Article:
The outbreak began on July 9, peaked in late July, and ended in early September 2013. Of the 304 residents, 55 (18%) were infected. The epidemic curve indicated a continuous common-source exposure and a likely exposure period that roughly coincided with Ramadan 2013 (July 8–August 7) (Figure). Cases occurred in all age groups (Technical Appendix Table 1) and village-wide. The attack rate did not differ significantly by sex: 18 (13%) of 137 male residents and 37 (22%) of 167 female residents were infected (relative risk [RR] 1.6, 95% CI 0.93–2.6). Clinical signs and symptoms included influenza-like symptoms and swollen lymph nodes in the neck or preauricular regions (Technical Appendix Table 2).

We hypothesized that the outbreak was caused by waterborne bacteria for 3 reasons: case-patients predominantly had oropharangeal symptoms; case-patients’ age and geographic distributions suggested a ubiquitous exposure; and villagers reported that the tap water had a dead-animal smell during Ramadan. A retrospective cohort study (excluding 46 persons with sore throat or swollen lymph nodes but not meeting definitions for probable or confirmed case-patients) showed that illness developed in 27% (46/173) of persons who drank tap water versus 11% (9/85) of persons who did not (RR 2.5, 95% CI 1.3–4.9). Other types of water were not associated with illness (Table). Sensitivity analyses showed slightly stronger associations between drinking tap water and illness when only confirmed cases (RR 3.4, 95% CI 1.4–8.4) or cases with onset during the week of July 22 (RR 3.0, 95% CI 1.1–8.4) were included.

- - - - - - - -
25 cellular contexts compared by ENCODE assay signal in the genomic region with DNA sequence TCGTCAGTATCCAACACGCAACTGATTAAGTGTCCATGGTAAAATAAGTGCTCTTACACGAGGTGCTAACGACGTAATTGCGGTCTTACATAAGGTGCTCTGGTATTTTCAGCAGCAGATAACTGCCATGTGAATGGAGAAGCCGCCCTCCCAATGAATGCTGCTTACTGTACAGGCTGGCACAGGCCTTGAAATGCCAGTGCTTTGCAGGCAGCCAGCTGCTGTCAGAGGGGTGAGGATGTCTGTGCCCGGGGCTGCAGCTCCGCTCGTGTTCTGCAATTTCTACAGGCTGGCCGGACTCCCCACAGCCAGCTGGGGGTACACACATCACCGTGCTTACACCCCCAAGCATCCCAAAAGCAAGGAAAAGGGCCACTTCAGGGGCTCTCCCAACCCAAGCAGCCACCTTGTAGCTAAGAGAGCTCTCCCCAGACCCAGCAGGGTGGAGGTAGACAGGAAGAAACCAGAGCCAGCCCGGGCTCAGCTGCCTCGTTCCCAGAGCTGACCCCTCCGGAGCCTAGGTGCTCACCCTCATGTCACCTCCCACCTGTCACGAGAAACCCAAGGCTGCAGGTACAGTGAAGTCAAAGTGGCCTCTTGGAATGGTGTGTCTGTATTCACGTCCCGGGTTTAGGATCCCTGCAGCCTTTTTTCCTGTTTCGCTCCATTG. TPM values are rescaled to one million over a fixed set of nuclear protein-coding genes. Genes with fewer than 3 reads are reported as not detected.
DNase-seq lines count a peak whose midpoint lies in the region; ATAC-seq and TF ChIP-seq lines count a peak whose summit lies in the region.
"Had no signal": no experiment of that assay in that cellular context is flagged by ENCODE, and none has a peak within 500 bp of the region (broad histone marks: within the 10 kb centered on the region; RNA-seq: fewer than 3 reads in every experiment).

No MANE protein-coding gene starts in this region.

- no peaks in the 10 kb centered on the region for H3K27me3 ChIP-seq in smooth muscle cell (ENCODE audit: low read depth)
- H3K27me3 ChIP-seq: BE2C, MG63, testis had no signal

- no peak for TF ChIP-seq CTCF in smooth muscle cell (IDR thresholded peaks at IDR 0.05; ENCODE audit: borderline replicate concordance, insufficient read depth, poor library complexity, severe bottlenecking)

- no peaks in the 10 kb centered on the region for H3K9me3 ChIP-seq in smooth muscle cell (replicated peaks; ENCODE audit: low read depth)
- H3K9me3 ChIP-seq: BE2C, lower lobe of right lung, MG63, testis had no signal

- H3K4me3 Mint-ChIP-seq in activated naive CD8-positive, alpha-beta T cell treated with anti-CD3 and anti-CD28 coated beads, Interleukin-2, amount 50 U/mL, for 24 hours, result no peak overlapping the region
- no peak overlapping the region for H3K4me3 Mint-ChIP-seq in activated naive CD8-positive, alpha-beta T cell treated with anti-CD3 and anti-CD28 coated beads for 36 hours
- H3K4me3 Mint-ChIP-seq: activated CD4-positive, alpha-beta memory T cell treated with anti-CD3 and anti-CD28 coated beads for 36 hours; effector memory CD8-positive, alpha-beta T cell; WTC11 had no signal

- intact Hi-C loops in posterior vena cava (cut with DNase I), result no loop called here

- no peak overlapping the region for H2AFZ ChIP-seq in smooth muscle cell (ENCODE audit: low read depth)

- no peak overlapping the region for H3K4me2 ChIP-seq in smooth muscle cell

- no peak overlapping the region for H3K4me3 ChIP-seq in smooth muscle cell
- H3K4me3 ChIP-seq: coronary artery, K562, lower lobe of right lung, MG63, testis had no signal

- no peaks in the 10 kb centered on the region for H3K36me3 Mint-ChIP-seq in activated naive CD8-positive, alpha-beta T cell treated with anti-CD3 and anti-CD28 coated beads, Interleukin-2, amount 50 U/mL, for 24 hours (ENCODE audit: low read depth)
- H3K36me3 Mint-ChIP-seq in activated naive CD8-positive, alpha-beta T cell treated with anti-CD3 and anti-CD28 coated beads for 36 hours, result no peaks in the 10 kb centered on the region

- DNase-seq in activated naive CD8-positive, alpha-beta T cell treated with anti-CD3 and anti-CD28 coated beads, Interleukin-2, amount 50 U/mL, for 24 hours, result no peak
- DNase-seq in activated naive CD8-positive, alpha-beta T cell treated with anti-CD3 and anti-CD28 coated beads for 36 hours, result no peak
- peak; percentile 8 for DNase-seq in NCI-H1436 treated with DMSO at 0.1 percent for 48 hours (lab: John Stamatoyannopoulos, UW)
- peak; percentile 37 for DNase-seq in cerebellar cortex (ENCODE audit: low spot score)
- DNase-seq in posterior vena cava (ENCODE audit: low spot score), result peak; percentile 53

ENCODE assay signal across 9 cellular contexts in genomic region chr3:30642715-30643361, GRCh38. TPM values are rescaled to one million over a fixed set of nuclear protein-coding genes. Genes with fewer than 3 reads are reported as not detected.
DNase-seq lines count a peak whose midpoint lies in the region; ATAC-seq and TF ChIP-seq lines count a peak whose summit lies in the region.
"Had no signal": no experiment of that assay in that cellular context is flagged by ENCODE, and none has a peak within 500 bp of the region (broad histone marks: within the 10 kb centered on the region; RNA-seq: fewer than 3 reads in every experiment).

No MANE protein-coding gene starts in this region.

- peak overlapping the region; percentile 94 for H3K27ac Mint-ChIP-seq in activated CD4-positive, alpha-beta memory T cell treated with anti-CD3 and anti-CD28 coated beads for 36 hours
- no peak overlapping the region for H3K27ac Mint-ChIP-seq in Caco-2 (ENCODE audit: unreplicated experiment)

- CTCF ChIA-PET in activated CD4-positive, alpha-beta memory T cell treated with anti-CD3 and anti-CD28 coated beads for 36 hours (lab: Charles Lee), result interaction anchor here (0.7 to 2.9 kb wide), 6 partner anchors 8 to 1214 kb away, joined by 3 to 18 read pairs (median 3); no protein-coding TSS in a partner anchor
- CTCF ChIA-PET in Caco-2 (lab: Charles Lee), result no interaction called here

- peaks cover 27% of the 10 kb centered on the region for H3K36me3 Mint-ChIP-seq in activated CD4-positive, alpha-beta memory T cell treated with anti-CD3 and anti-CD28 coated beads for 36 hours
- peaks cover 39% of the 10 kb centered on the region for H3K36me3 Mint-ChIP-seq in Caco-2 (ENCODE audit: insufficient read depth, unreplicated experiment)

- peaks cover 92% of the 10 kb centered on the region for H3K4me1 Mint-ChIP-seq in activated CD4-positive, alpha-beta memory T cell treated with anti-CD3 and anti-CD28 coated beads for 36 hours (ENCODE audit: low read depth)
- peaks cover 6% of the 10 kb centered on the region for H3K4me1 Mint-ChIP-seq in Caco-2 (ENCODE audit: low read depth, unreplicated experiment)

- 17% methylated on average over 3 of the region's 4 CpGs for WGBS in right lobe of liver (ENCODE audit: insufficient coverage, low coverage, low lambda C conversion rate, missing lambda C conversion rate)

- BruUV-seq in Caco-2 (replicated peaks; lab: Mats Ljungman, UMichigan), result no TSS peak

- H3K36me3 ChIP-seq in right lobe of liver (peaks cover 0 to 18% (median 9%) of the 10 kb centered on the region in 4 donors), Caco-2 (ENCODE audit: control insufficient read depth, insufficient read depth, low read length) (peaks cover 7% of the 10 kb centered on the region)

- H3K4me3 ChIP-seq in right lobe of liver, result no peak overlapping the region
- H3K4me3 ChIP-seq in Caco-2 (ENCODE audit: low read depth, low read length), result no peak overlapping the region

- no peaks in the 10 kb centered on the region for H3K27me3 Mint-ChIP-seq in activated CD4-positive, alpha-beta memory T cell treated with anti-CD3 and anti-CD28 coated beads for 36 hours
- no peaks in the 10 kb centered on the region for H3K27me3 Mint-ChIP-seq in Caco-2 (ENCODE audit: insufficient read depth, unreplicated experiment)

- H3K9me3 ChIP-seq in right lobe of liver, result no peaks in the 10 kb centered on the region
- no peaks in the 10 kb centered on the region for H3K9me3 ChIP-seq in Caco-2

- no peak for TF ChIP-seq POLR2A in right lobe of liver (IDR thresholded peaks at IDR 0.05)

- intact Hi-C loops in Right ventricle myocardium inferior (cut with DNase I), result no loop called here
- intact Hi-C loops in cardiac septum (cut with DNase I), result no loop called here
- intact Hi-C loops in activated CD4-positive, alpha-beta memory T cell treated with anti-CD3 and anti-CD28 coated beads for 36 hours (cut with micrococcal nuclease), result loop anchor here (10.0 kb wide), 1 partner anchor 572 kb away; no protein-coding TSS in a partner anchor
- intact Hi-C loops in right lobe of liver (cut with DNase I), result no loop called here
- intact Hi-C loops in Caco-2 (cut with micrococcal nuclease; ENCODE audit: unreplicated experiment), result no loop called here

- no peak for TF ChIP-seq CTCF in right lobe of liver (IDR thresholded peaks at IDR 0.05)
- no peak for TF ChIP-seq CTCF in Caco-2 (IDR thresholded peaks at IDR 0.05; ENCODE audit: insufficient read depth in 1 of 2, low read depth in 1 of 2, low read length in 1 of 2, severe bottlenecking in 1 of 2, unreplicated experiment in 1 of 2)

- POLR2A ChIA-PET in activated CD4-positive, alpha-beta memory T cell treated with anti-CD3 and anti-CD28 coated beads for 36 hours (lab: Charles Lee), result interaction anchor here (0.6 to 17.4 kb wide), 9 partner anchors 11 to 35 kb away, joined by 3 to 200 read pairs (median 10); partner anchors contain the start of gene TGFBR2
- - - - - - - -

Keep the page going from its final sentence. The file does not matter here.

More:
We asked villagers whether they had engaged in game hunting or eaten game meat around Ramadan; no villagers had such exposures. In addition, according to the village administrator, no large, village-wide gathering had occurred around Ramadan. Inspection of the village’s main water storage tank revealed that the solar-powered chlorination device had malfunctioned. Water collected on August 22 had a chlorine level of 0 and elevated levels of total coliform (60 colony-forming units [CFUs]) and Escherichia coli (1 CFU). The main water storage tank was supplied by 2 water collection sites, A and B. Water from site A had unremarkable findings and low turbidity. Collection site B had 3 sources of water, 1 of which was surface water. A water sample from site B had high turbidity and contained a visible insect. Rodent activities, but not dead animals, were evident near the surface water ditch. Meteorologic data showed a lack of precipitation in this area for months. Water samples collected from site B on August 22 had high levels of total coliform (>100 CFU) and E. coli (50 CFU) (Technical Appendix Figure). Culture of 2 water samples collected on August 28 and September 4, respectively, did not yield F. tularensis.

More than 300 wild and domestic animals worldwide have been found to be naturally infected with F. tularensis (1). F. tularensis subsp. holarctica, the only known disease-causing subspecies in Eurasia (5), is associated with water-associated rodents (e.g., beavers, muskrats). Humans can be infected with this subspecies by drinking contaminated water; having contact with contaminated streams, lakes, or rivers; having direct contact with contaminated objects (1,2); or eating uncooked contaminated food (6).

Tularemia surveillance in Turkey reported 4,827 tularemia cases nationwide during 2005–2011; contaminated water was presumed to have caused most cases, especially in rural areas (4). F. tularensis subsp. holarctica has been isolated from drinking water sources in places where tularemia outbreaks occurred (7). The bacteria presumably came from dead animals; a single infected water animal (e.g., vole, lemming, or mouse) can contaminate up to 500,000 L of water (1), and F. tularensis can survive in untreated water for months (2). Free available chlorine residual concentrations routinely maintained in tap water systems can reduce F. tularensis by 4 log10 in 2 hours (8). However, the malfunction of the chlorination device at Sancaktepe Village’s main water storage tank enabled survival of the bacteria.